We could have taken a boat tour to visit Copper Harbor Light, but it was a bit expensive and we decided to skip it. We did have a nice view of it from across the water…
Unfortunately this is as close as we got to this beautiful little lighthouse.
Spent some time at Sand Point Light in Baraga, Michigan. The lighthouse wasn’t open to the public, but there was a picnic area right at the lake, and we kicked off our shoes and got our feet wet in Lake Suuperior.
We drove through L’Anse again on our way to Houghton, Michigan, where we spent a few days on our vacation this summer. On our way through L’Anse we stopped at Falls River and walked along the river for a while. Of course I stopped often to take pictures of the many wildflowers there. I didn’t have the macro lens on my camera, but I did have my iPhone and olloclip. I must have spent a little too much time with the flowers, because at some point Greg and the girls had left me behind and gone on ahead (was really nice not knowing which way they went when, on my attempt to catch up, I came to a fork in the road and I had to send Greg a quick “where the heck are you??” text). Saw some deer very close to me in the bushes (not sure who was startled more, the deer or me!) that Greg and the girls missed because they didn’t want to wait for me.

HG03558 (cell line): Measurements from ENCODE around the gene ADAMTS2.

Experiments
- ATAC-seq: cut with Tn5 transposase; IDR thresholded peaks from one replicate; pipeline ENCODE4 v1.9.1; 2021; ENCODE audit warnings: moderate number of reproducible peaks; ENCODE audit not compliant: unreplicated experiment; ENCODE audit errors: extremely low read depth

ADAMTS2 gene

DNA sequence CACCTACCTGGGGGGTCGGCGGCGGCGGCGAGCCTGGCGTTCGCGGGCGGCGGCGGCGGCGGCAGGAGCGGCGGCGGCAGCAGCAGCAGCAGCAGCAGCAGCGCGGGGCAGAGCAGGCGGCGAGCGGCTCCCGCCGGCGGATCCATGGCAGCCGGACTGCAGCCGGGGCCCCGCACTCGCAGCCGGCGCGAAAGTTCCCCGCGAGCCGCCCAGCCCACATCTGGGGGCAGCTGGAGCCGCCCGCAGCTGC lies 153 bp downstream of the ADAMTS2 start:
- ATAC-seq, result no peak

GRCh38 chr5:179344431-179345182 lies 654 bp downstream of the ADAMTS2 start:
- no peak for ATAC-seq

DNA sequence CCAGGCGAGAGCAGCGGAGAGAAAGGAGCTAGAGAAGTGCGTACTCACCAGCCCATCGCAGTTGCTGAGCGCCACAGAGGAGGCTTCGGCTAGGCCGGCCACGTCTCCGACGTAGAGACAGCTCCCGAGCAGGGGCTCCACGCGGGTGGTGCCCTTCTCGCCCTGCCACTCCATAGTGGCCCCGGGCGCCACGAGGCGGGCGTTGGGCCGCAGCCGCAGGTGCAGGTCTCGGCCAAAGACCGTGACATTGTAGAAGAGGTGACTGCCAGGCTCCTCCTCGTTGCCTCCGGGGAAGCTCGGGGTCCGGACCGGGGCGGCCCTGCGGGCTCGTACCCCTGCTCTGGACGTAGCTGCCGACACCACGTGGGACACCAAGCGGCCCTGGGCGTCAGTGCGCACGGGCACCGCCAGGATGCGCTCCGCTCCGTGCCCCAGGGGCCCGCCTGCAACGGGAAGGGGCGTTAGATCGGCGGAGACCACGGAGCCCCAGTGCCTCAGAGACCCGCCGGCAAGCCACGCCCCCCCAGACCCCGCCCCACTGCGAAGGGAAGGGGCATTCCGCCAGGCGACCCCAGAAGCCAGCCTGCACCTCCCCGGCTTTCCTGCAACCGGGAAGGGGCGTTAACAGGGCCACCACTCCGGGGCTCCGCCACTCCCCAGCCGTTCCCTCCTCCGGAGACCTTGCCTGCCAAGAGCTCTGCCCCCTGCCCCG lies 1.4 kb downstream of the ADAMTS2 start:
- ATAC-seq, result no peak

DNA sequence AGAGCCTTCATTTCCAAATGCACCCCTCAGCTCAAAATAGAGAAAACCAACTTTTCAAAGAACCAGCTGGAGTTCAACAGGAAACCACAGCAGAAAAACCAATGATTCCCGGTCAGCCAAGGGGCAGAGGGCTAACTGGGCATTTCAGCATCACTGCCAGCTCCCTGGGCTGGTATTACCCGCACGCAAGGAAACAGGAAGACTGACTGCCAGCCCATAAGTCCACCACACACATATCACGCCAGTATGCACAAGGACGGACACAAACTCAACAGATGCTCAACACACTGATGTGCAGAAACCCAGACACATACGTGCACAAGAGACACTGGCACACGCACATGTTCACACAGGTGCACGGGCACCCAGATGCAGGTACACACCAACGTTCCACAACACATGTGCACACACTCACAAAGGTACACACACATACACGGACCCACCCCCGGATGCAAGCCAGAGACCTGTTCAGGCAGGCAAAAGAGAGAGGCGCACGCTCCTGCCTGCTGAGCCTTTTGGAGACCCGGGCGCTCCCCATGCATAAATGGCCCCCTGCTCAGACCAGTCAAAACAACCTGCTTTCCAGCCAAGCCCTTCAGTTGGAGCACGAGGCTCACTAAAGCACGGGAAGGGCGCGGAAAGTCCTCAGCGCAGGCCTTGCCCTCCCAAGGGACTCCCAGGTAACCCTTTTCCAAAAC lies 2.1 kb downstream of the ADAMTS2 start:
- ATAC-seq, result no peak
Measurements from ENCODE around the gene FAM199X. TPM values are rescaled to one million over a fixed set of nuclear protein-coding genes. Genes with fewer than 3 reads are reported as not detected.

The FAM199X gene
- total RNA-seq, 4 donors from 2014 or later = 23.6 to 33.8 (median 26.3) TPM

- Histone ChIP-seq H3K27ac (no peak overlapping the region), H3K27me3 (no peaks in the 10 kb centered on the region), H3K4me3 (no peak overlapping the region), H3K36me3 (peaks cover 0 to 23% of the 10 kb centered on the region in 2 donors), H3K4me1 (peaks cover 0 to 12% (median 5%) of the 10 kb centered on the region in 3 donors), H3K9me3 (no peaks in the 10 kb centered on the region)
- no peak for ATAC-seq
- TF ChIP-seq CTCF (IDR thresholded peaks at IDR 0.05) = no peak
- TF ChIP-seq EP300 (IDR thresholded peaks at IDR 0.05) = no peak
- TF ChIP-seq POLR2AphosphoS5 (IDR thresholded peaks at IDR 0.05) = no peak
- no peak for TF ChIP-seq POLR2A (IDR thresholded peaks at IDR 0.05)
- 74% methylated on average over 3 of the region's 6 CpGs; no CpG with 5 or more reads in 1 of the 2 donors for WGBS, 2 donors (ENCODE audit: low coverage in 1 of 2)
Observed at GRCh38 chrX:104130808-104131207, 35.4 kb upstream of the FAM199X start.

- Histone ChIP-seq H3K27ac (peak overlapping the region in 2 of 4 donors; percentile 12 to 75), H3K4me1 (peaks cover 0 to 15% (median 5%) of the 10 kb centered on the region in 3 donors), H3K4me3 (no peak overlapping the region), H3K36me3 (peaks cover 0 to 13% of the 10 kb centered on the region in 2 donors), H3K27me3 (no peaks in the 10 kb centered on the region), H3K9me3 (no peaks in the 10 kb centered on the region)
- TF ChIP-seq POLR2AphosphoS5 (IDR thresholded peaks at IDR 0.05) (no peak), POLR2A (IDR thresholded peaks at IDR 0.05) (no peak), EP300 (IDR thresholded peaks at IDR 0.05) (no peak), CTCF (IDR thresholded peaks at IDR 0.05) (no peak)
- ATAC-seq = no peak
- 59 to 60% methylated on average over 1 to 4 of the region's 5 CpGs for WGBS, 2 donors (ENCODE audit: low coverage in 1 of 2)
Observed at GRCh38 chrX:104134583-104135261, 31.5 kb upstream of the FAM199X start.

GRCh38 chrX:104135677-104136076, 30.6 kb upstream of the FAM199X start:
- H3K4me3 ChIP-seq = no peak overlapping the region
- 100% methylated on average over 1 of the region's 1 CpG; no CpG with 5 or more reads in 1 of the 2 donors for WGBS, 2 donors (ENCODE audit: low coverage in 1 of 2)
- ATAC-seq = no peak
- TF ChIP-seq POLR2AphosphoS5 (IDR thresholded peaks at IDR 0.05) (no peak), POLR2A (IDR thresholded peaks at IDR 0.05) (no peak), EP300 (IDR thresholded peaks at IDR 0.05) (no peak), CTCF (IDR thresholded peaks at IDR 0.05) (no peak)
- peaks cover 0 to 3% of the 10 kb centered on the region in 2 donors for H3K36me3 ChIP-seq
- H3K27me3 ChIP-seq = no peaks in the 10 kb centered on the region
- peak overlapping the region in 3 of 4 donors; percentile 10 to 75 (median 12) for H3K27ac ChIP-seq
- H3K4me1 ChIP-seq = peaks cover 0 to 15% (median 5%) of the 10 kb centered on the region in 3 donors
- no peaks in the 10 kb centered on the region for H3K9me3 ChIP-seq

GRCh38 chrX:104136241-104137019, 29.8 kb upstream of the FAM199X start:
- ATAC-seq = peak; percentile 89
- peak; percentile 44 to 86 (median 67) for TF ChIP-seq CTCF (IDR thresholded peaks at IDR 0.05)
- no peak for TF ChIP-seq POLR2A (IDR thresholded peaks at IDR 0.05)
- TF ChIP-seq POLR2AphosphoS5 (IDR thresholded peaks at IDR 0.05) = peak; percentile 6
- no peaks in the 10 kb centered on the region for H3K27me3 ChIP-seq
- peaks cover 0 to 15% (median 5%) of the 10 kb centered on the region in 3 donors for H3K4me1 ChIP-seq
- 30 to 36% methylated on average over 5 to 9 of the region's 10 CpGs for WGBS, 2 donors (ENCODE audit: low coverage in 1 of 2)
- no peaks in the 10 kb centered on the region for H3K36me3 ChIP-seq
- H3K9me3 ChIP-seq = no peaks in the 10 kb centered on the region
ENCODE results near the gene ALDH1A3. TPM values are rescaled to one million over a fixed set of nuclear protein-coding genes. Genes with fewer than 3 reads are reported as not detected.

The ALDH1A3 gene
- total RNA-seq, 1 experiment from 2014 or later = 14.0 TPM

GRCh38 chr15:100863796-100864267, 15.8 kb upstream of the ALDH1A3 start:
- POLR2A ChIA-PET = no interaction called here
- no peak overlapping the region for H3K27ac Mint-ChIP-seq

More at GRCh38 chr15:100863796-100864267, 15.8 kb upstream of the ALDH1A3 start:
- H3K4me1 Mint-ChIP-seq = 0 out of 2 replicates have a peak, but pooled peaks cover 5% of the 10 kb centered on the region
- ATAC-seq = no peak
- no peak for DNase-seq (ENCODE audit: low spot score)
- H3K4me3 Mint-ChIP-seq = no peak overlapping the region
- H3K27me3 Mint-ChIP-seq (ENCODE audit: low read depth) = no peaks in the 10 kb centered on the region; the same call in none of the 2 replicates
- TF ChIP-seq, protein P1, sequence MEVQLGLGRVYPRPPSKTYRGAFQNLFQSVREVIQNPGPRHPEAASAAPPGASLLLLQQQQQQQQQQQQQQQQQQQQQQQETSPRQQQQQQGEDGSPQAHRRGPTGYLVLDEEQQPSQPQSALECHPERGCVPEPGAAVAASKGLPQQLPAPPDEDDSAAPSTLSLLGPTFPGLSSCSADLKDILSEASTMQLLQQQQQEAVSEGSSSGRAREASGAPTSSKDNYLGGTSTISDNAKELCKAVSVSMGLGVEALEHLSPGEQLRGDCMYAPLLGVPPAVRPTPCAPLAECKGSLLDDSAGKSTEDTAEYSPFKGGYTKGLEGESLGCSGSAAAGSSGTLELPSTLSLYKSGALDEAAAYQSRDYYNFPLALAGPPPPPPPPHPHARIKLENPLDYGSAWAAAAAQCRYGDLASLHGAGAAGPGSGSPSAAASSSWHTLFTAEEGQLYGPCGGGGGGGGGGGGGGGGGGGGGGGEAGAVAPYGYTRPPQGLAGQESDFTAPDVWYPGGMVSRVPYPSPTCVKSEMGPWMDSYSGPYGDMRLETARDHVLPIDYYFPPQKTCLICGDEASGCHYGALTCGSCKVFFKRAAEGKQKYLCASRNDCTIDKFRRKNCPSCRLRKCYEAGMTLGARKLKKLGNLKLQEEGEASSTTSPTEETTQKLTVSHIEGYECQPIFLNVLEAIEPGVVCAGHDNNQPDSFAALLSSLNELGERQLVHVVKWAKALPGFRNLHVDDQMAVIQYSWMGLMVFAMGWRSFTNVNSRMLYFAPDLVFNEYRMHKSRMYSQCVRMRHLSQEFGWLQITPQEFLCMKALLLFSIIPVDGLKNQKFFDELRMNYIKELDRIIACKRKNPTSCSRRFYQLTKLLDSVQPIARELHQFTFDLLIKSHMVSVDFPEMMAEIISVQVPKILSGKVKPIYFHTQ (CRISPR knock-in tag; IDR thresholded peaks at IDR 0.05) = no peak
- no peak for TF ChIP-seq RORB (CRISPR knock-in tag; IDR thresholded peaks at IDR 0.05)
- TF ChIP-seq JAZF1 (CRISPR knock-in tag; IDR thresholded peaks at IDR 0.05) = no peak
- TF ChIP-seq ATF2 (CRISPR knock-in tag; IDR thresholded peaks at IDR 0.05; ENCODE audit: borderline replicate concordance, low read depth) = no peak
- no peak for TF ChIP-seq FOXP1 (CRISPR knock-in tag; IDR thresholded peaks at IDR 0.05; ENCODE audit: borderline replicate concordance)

The Lower Silver Falls aren’t exactly what I’d call a waterfall, but still pretty.
My dear readers who are also Stuart and Trevor fans already know that we got to meet up with Kathy in L’Anse one afternoon. Well Kathy told us about thimble berries which are similar to raspberries. After that day, we always looked for them on our walks through the woods, and picked the ripe ones. I think it was still a little early in the season, because most of them weren’t quite ripe yet.
This one looked so perfect I had to take a picture of it first
We also found Thimble Berry jam and bought a jar to bring home with us. It was delicious! Sara disagreed, and Melissa never wanted to taste it, which was fine…..more for me!
Definitely would have been worth getting up early for if I hadn’t been up already
On the day we went to Big Bay Point Lighthouse, we made it back to the hotel early, and because I didn’t want to just sit around all day, I looked through our travel brochures to see if I could find us something to do, and I found Da Yoopers Tourist Trap in nearby Ishpeming, Michigan. Sounded like fun, admission was free, and what’s not to love about a tourist trap?
I apologize for the picture overload…
Loved this oversized chair! Definitely my favorite exhibit. Even made the kids sit in it (as you can clearly see by the excitement on their faces )
“Bicycle Built For Two Ol’ Farts”
Arnold had a wife that wouldn’t shut up. So he invented this bike so he could share quality time without the constant nag, nag, nag… (built by Arnold Saari)
“Yooper Snow Removal Payloader”
1930 Model A-5 couple body, 1-ton 1931 Model AA Hearse chassis and the lift system is builts from a 1936 Plymouth differential (on the back of the car). The differential on the back of the cat is connected to the transfer case by power take off and two fan belts, which are operated by a shift lever inside the cab. The bucket is held up by a locking manual pump master cylinder, located in the cab of the vehicle. The chain above the door releases the bucket to dump the load. This Coupe has travelled over 100,000 miles and is still running! (built by George and Art Liimatainen, Mass, Michigan)